Internships aren’t what they used to be


I just answered a post on LinkedIn where a young man was bemoaning the results of his unpaid internships.  The issue the internship didn’t meet his goals; it didn’t further his career.

That didn’t bother me, it was the “unpaid” aspect.


According to the US Department of Labor, there is no such thing as an unpaid internship.  The Fair Labor Standards Act (FLSA), all internships must fall into one of two categories.

New York State has similar standards as an example.

Seven factors are relevant:

The extent

— to which the intern and the employer clearly understand there is no expectation of compensation. (Any promise of compensation suggests the intern is an employee.)
— the internship provides training similar to which would be given in an educational environment, including the clinical and other hands-on training provided by educational institutions.
— to which the internship is tied to the intern’s formal education program by integrated coursework or the receipt of academic credit.
— the internship accommodates the intern’s academic commitments by corresponding to the academic calendar.
— An internship’s duration is limited to the period in which the internship provides the intern with beneficial learning.
— the intern’s work complements, rather than displaces, the work of paid employees while providing significant educational benefits to the intern.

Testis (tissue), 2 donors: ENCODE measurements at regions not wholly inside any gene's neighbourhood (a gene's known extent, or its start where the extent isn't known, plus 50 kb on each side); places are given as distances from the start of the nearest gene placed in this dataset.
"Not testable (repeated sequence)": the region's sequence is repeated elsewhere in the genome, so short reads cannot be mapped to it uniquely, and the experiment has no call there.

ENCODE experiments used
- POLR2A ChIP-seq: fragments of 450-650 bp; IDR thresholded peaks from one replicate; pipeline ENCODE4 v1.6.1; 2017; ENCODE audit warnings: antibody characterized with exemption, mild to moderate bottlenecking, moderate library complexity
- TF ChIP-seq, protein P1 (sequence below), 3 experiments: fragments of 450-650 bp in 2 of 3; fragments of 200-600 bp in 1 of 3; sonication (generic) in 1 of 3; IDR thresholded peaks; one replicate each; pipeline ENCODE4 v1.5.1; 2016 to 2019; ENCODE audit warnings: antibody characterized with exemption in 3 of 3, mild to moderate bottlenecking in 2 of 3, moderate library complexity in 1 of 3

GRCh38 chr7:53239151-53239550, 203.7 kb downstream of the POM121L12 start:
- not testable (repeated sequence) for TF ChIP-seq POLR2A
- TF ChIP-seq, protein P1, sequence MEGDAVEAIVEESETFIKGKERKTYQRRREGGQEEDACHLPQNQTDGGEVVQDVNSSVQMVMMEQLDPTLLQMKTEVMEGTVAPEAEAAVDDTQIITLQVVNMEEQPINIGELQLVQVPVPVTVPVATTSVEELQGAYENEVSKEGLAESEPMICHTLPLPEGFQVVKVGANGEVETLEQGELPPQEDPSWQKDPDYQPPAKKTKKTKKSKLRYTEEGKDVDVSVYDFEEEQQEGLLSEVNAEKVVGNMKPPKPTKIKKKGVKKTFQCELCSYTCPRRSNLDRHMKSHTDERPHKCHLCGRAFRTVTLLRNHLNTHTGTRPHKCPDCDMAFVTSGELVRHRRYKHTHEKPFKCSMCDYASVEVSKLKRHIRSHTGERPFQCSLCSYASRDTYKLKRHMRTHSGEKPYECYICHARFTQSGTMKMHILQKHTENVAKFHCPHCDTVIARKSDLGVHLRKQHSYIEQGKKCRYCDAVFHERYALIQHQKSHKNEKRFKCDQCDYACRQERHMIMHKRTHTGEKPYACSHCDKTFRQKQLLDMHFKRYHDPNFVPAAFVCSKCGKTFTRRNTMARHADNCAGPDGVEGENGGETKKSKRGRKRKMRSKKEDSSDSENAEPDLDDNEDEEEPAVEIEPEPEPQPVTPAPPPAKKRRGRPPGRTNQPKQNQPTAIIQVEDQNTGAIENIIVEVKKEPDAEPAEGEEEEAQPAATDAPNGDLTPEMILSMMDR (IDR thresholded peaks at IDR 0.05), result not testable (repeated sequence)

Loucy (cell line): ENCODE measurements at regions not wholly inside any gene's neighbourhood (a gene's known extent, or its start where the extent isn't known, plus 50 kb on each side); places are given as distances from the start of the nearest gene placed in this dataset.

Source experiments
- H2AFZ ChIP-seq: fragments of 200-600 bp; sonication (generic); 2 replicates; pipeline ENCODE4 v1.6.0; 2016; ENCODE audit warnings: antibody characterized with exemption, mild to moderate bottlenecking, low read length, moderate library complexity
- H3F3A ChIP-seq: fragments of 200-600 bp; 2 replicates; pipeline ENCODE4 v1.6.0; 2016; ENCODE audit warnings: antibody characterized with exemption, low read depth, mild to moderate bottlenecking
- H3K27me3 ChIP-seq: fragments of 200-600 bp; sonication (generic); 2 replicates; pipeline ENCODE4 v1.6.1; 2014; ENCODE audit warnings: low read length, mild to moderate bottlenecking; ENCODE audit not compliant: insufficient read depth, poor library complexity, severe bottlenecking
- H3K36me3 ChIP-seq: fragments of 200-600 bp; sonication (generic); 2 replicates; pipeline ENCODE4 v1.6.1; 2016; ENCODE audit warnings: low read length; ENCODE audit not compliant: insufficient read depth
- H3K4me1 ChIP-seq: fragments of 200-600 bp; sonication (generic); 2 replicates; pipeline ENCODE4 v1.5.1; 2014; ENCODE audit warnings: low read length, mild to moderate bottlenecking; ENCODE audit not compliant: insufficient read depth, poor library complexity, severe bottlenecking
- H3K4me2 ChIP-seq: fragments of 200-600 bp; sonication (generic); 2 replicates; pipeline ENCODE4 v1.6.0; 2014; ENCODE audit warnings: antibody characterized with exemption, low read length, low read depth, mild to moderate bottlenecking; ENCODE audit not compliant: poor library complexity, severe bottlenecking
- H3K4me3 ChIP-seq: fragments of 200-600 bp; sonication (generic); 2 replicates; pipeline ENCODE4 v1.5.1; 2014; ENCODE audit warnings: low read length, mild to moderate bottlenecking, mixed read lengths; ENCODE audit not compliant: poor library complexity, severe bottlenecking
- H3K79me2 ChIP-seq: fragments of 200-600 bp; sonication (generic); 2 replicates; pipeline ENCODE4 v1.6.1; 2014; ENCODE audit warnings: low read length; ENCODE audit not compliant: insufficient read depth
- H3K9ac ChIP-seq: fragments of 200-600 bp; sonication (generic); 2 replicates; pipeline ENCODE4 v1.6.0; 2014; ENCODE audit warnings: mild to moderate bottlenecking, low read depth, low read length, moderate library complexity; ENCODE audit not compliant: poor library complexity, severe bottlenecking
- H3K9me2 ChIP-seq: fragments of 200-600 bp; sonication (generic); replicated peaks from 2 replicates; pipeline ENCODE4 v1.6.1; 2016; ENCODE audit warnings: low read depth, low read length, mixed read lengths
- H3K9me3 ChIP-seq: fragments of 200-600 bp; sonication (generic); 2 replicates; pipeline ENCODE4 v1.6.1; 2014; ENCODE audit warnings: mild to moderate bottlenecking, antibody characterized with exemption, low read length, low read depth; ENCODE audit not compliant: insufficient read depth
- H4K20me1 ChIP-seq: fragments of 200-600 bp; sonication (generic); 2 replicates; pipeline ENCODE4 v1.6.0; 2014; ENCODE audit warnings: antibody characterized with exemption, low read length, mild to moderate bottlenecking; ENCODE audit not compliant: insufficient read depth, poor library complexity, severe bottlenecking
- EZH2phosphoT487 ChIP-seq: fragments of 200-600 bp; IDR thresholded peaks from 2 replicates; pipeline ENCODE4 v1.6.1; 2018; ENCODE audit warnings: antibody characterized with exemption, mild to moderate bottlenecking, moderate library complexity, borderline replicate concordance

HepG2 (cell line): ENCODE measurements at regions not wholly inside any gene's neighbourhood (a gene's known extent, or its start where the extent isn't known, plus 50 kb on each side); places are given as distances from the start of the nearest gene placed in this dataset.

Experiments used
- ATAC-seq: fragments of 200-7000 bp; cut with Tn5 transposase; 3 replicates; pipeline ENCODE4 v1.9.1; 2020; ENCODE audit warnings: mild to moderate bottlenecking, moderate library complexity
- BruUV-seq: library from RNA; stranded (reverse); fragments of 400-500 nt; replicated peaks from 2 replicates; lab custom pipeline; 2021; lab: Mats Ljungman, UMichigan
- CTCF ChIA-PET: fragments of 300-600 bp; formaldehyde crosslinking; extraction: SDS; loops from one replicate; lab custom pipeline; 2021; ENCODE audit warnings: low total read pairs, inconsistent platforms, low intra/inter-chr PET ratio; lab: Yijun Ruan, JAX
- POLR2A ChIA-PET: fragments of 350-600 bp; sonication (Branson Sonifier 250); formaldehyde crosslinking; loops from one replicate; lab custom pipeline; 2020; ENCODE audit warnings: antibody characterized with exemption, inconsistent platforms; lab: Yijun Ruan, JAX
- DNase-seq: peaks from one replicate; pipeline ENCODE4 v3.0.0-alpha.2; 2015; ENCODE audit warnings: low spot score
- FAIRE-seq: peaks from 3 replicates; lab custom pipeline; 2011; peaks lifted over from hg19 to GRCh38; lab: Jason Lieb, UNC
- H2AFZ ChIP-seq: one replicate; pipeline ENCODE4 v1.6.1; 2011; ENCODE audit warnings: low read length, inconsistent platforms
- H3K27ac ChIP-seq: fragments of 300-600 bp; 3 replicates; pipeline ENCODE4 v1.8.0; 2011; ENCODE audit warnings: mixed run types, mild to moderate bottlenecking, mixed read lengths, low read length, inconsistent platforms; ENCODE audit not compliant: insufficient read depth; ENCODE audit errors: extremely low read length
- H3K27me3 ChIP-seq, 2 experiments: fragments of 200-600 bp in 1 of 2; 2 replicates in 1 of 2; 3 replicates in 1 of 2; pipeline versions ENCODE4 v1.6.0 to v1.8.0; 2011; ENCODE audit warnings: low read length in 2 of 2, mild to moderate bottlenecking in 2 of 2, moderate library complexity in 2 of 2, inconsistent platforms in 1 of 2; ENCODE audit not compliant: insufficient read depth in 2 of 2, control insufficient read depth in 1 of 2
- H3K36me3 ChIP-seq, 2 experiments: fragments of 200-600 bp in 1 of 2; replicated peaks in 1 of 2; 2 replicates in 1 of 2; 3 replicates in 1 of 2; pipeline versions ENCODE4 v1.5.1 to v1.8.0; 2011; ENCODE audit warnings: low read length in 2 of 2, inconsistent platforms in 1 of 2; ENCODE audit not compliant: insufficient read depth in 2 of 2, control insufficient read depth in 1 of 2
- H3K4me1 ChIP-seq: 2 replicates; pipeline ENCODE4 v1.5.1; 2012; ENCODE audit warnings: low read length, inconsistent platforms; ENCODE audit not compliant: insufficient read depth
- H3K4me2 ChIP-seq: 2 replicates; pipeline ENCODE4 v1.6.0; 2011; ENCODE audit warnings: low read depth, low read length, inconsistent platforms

— to which the intern and the employer understand the internship is conducted without entitlement to a paid job at the conclusion of the internship.

 Educational Credit

 According to the FLSA, if need to be enrolled at an accredited institution.  That institution must have authorized internship programs.  Those programs must related to your degree curriculum. When the three requirements are present, then you are not an employee, you are an intern..

A caveat is the employer may at their discretion, recompense you for out of pocket (travel) expenses.


Essentially if you are in a volunteer program, you won’t be paid.  The rules make it simple to figure out whether you are entitled to payment of wages or not.  An example are Scoutmasters of Boy Scout Troops.  Scoutmasters are totally volunteer, but the Boy Scouts have professionals who work (employees) and help Scoutmasters.  They were hired to do a job as employees, not as volunteers.  A volunteer job can’t have a promise or hint of a paid job later and still be a volunteer job.

You want an internship in a different field….

So, you want to change fields are a company agrees to hire you as an “intern.” You aren’t in an educational program.  They must treat you as an employee.  This means that you must be paid at least the minimum wage and if you work over the appropriate number of  hours to qualify for benefits, they must be offered just like any other employee.

Word to the wise.

Don’t be blinded by what seems to be a great opportunity, if you are an employee, you are required to be paid.  If you are a volunteer, you are called that.  If you are in an internship, you are getting credit for the work you are doing and it’s going to fulfilling degree requirements.

A great paper on this topic was written by Jessica L Curaile in the Hastings Law Journal:

America's New Glass Ceiling: Unpaid Internships, the Fair Labor Standards Act, and the Urgent Need for Change , JESSICA L. CURIALE
- Hastings Law Journal 2010